The currently consumption-driven society produces an enormous volume of waste every day. Continuous depletion of natural finite resources by urban populations is leading the globe to an uncertain future. Therefore, to prevent further depletion of global resources, sustainable consumption and a strategic waste management system would be required. It is evident that a significant number of global non-renewable resources such as cadmium, mercury and tellurium will experience permanent shortfall in global supply within the next two to three decades. Astonishingly, the current recycling rate of these very scarce metals is significantly low in all cities around the globe. The concept of the zero waste city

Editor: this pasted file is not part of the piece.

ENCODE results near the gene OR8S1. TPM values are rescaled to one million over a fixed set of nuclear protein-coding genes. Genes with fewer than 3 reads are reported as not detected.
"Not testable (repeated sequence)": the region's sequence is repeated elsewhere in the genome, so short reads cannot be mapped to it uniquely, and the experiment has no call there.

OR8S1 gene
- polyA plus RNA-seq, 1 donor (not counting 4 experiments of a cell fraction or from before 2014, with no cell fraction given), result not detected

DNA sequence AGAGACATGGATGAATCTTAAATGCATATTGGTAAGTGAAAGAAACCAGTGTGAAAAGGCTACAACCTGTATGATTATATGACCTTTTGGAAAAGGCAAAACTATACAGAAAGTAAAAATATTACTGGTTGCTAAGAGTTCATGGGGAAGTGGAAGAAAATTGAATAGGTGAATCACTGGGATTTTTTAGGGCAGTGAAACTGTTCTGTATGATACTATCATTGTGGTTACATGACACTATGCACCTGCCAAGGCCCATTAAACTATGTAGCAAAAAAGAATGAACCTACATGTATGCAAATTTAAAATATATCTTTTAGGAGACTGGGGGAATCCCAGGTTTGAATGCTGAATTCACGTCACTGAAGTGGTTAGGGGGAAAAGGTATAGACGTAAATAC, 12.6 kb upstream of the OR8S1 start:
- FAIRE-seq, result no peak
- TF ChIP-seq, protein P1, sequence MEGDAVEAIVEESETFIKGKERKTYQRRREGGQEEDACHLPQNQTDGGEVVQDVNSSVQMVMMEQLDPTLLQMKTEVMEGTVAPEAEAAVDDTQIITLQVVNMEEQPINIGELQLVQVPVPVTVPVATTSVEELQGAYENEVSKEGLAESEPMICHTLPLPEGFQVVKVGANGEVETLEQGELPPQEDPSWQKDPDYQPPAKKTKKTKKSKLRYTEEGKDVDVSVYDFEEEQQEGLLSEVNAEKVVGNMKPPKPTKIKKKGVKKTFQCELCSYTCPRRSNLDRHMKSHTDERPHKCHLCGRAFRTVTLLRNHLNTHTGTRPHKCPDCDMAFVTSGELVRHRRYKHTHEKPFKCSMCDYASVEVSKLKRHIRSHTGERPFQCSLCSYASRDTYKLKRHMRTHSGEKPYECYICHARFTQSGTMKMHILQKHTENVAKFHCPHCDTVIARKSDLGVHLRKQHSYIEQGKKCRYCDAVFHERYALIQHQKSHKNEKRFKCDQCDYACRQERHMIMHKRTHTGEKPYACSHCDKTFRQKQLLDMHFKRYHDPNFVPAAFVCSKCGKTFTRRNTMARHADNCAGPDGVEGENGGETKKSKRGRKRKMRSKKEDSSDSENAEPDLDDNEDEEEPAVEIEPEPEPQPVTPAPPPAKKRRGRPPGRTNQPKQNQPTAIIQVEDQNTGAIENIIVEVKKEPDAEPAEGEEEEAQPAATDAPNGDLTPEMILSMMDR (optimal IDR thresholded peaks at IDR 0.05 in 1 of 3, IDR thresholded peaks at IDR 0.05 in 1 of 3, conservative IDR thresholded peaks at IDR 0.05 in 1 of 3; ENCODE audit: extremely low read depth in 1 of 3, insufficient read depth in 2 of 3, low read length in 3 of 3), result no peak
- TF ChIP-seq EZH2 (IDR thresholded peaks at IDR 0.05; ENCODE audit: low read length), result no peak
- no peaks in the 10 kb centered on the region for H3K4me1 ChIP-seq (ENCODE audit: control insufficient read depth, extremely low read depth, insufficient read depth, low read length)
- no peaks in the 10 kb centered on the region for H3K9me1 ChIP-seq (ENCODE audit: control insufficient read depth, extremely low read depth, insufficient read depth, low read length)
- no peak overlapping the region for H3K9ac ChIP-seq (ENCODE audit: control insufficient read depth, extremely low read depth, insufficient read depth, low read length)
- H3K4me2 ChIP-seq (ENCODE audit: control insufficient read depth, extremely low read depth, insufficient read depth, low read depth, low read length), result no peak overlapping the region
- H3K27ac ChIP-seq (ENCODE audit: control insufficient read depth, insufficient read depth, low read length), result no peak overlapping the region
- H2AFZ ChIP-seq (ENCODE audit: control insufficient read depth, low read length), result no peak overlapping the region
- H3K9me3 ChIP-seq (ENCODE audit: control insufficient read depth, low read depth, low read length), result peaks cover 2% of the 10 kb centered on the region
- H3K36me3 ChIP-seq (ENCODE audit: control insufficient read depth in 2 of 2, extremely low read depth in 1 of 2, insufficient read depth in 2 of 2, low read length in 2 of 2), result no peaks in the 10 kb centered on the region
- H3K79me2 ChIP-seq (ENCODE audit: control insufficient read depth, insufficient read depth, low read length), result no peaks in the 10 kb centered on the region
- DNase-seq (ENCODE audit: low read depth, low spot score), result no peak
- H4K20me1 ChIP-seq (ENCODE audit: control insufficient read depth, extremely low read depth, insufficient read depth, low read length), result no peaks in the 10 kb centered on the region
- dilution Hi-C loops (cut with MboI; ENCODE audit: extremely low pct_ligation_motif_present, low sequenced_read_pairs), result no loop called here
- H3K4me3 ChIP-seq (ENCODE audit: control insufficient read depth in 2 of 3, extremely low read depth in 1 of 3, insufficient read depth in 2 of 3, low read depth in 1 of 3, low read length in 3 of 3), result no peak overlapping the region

includes a 100% recycling of municipal solid waste and a 100% recovery of all resources from waste materials. However, transforming currently over-consuming cities into zero waste cities is challenging. Therefore, this study aims to understand the key factors waste management systems in cities such as consumption, resource depletion and possible decoupling opportunity through implementing the “zero waste city” concept. The study proposes five significant principles for transforming current cities into zero waste cities in the context of long-term sustainability. A simultaneous and harmonized application of sustainable behaviour and consumption, product stewardship, a 100% recycling and recovery of resources, legislated zero landfill and incineration are required to transform current city into a zero waste city.